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Film Review: “Test Pattern” Offers a Nuanced Examination of a Sexual Assault’s Aftermath

Written by: Christopher Llewellyn Reed | February 18th, 2021

Film poster: “Test Pattern”

Test Pattern (Shatara Michelle Ford, 2019) 3½ out of 4 stars.

Two women, close friends Renesha and Amber, meet in a bar for drinks, just to catch up and blow off steam. Soon they are approached by two men very much on the make, who ply them with drinks and weed gummies. Amber is into it; Renesha not, as she not only has work in the morning, but a boyfriend waiting for her at home. As the night goes on, the pot and alcohol cloud her thinking, and what started out as a fun evening becomes far less so. The next morning, there are consequences to face. Though not, sadly, for the perpetrator of what becomes sexual assault. Such is the fraught emotional territory of Test Pattern, the feature debut of writer/director Shatara Michelle Ford.

We don’t start there, however, though an opening prologue does, in fact, begin in medias res as the rape takes place (we don’t know what we’re witnessing at the time, though). Instead, we see how Renesha and Evan – that boyfriend – first meet, awkward and cute, and finally quite passionate. She’s African American, he’s white; she works a corporate job, he’s a tattoo artist; and the list of differences goes on, none of which matter, since they fall in love. Flash forward a few years, and they now live together, with Renesha starting a new position as Director of Development at the Humane Society, a gig more in line with her values than what she did before.

l-r: Will Brill and Brittany S. Hall in TEST PATTERN ©Kino Lorber

So far, so good, and on the morning of the fateful day, Evan, sweet man that he is, makes more than the usual breakfast to send Renesha off to work with a warm glow and a full stomach. Unfortunately, this idyll cannot last, and what will happen that night will infiltrate this seemingly close relationship and infect its memory. Violence has many victims, and sometimes, even those who believe they act for the benefit of others really only have their own interests at heart.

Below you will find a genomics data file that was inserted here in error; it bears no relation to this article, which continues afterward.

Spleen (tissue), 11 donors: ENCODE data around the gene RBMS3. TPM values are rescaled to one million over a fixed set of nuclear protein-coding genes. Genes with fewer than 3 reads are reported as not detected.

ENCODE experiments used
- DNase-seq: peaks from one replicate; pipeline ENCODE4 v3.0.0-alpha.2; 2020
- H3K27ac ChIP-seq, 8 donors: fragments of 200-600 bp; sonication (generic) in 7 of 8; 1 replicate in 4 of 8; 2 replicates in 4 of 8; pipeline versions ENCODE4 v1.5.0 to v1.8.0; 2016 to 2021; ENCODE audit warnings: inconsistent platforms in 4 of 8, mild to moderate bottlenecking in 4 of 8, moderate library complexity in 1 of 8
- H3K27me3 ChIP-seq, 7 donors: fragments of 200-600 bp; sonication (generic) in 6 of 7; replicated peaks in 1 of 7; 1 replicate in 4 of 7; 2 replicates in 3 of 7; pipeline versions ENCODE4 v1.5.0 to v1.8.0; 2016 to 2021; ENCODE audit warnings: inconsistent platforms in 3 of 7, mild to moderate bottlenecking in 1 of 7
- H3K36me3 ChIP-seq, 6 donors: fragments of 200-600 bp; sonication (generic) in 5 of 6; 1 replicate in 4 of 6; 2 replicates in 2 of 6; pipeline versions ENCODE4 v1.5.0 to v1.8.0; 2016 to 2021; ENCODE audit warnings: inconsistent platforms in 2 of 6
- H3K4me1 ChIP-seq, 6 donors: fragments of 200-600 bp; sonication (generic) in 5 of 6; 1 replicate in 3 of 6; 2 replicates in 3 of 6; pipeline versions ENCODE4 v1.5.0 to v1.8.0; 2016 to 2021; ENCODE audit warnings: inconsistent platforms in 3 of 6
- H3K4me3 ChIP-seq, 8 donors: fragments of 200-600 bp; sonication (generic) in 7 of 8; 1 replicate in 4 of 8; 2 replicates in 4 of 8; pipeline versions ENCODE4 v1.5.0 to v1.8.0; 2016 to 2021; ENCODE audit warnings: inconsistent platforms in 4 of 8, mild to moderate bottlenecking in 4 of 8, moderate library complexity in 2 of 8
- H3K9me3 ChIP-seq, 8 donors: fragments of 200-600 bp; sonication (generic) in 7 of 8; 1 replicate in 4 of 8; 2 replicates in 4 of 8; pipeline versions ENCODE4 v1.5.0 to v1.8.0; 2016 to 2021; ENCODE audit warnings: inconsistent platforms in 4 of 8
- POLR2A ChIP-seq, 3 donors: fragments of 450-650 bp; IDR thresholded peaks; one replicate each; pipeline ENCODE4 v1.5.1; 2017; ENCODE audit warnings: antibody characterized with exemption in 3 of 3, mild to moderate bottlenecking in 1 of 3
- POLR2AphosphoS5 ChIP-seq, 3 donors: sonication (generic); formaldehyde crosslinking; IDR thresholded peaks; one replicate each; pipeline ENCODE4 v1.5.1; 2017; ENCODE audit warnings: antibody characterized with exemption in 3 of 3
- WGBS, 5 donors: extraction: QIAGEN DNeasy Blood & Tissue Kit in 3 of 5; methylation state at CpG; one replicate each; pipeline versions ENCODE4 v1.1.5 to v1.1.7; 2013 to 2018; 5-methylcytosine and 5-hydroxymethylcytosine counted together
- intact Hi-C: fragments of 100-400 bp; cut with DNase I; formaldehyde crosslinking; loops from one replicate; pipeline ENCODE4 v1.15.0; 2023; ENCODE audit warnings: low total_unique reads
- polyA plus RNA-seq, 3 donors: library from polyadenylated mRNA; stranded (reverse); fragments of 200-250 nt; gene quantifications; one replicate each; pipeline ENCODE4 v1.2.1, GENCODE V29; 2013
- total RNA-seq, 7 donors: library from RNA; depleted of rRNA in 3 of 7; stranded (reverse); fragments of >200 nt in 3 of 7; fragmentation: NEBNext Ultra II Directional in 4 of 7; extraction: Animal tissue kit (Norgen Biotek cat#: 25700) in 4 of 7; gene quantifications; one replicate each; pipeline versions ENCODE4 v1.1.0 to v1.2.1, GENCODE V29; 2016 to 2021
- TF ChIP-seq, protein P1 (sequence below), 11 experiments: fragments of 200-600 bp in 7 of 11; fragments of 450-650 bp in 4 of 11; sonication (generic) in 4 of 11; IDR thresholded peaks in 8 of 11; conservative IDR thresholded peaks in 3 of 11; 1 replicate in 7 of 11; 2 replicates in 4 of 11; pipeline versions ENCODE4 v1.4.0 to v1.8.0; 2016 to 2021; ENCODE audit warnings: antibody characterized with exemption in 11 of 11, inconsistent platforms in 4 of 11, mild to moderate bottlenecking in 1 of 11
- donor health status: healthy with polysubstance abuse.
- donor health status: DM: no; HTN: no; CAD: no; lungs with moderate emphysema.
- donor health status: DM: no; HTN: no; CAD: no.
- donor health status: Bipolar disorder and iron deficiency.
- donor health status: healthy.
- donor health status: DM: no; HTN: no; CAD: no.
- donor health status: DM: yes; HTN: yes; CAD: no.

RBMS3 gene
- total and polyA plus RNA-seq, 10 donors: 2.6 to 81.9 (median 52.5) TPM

For the second half of the film, once the ugly deed is done, follows Renesha and Evan as they travel from hospital to hospital in search of a rape kit. It’s Evan’s idea; Renesha might just rather spend the day in bed. She even begs him to take her home at one point, but he insists not only on continuing their odyssey – no hospital has what they need – but on calling the police. To him, it’s the right thing to do, but that’s the problem. He’s not listening to Renesha, and his good intentions turn sour.

Brittany S. Hall in TEST PATTERN ©Kino Lorber

Brittany S. Hall (You Might Be the Killer) stars as Renesha and Will Brill (Ride) as Evan. Ford does an excellent job setting them up for the trials and tribulations to come, building their gentle rapport only to then baptize it with fire. Her film delivers a powerful, multi-layered tale that answers no question easily, plunging us into the maelstrom of relationship, gender and racial politics in ways both subtle and ferocious.

Even though Evan starts out supportive (and we find out that it was he who saved Amber from her own brand of trouble), his need to assert his male prerogative makes a terrible situation worse. Just when Renesha needs his compassion the most, he can only offer self-righteous indignation (mostly on her behalf, but that’s beside the point). Whether their partnership will survive the ordeal, we don’t know. The ending is wide open.

Will Brill in TEST PATTERN ©Kino Lorber

Beyond the finely tuned script, Ford also displays a strong sense of mise-en-scène, her camera compositions and blocking always elevating subtext. The sound design is also noteworthy, especially in the scene where the couple finally find a hospital with a rape kit. All of these elements combine into a powerful narrative, making of Test Pattern one of the best examinations of assault and its aftermath to grace the screen. It may be hard to watch, at times, but the bitterness is worth enduring, for the lessons teach us much about the right, and wrong, thing to do. See the pattern; pass the test.


Christopher Llewellyn Reed is a film critic, filmmaker, and educator, as well as Film Festival Today's Editor. A member of both the Online Film Critics Society (OFCS) and the Washington DC Area Film Critics Association (WAFCA), and a Rotten Tomatoes-approved film critic, Chris is, in addition, lead film critic at Hammer to Nail and the author of Film Editing: Theory and Practice.

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